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- BOOK REVIEW: “Design for How People Learn” by Julie Dirksen - July 10, 2017
- 12 Top Characteristics of a Good Technical Writer - July 3, 2017
- What Are the Qualities of a Good Technical Writer? - June 28, 2017
© Ugur Akinci
“Design for How People Learn” by Julie Dirksen is a “heavy” book, both literally (top-quality paper) and figuratively. It’s an important reference work that I think all trainers, instructors, and e-learning designers should read.
We are lucky to have today e-learning tools like Adobe Captivate and others. Setting up slides, quizzes, links, buttons, voiceovers, inserting images, videos etc. is a breeze.
However, when it comes to designing a learning experience that would actually help the students learn, and make a difference in their lives by changing the way they ACT, I believe there is no one-click app for that.
That complex skill, which requires us to put ourselves in the shoes of our prospective audience, needs to be deconstructed first, its individual components pulled apart and laid bare, and then reconstructed for a training package that really works and changes lives.
Dirksen’s easy-to-read and well-illustrated book accomplishes that goal in 300 full-color gorgeous pages.
The author starts from the A-B-Cs of the subject like “How do we remember?” and “How do you get their attention?” and ratchets up the discussion to higher orbits by diving into different design styles and goals: designing for knowledge, for skills, for motivation, and designing for habits.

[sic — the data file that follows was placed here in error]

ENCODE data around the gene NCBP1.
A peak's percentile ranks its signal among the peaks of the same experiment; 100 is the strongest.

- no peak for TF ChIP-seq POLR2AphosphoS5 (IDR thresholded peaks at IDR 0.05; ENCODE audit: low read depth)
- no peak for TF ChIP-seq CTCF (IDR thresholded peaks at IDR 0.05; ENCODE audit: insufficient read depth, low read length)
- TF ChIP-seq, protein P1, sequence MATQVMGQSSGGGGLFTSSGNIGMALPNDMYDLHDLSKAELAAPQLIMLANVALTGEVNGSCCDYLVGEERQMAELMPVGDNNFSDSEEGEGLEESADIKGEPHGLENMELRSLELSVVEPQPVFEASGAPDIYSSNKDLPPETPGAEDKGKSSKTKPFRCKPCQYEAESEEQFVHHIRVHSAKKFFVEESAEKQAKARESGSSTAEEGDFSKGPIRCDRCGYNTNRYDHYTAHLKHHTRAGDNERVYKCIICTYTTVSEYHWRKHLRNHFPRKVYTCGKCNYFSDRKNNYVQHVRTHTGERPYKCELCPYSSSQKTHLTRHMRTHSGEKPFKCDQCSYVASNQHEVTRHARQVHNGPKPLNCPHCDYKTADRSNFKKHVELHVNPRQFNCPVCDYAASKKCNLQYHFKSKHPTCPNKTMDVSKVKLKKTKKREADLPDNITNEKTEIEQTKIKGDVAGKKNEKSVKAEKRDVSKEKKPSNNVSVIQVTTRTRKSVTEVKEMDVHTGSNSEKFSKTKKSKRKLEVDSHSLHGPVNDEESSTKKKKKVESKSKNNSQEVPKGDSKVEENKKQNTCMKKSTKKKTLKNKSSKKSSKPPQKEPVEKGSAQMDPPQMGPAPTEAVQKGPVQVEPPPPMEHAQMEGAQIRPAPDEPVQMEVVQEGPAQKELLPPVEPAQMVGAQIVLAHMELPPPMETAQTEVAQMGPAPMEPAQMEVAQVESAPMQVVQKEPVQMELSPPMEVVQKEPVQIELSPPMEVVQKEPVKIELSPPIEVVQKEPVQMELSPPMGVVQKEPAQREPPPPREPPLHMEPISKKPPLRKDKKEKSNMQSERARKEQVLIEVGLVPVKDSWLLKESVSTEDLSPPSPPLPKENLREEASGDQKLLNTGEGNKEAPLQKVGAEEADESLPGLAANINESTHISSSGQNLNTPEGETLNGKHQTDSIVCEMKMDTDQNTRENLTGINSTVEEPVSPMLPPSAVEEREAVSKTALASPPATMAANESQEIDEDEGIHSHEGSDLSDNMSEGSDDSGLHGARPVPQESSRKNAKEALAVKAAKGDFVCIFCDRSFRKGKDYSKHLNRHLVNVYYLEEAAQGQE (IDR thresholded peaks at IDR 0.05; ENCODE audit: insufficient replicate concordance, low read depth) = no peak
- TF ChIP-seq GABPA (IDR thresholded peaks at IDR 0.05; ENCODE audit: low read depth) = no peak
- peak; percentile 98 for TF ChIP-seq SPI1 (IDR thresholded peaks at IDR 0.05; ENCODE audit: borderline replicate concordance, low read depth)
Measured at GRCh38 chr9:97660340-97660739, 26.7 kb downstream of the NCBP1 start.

One of my favorite chapters in this lovely guide is the last chapter devoted to “Designing Evaluation” since it asks the same questions that I ask myself all the time: does it work? Are the students learning anything? Do they remember anything? Do the learners actually start DOING the right things once the training is over?
Another favorite section is “How learners are different from you?” since for me the greatest trap is to assume that my readers are more or less like me, which they rarely are. Just to realize the ways in which our readers are different from us and understand what we should do to close that perception and cognitive gap is a major design accomplishment, I believe.
The book is rich in laying out the general principles and the research that supports them. But it’s also jam-packed with examples and illustrations to drive home the message.
Chapters are divided into sections, each with its easy-on-the-eye subheader, making it a pleasure both to peruse through the volume and to stop and dive deeper by concentrating on various characters playing different roles during the design process.
For example, in the subsection “Remember, Change Is Hard,” Dirksen presents the photos of four characters, each with a “plausible” excuse not to change and keep doing everything the same old way. Such presentations make the material immediately accessible since it becomes so easy to identify with the characters. We end up saying “yeah, I do that too…” after which we have a renewed and stronger commitment to the material in front of us.
Here are some suggestive headlines from sections that might change the way you design your training materials in the future:
- “How can you know what your learners are thinking?” (p.51)
- “What’s pace layering?” (p.74)
- “Storytelling & Conditioned Memory” (pp. 110, 111)
- “Tell them less, not more” (p.185)
- “Create friction” (p.166)
- “Have learners consider what they already know” (p.162)
- “How do you give directions?” (p.177)
- “The anatomy of a habit” (p. 231)
- “Social and informal learning” (p. 243)
- “What are we trying to measure?” (p. 272)
- “Are the learners actually doing the right things?” (p. 283)
Get your copy today. Highly recommended.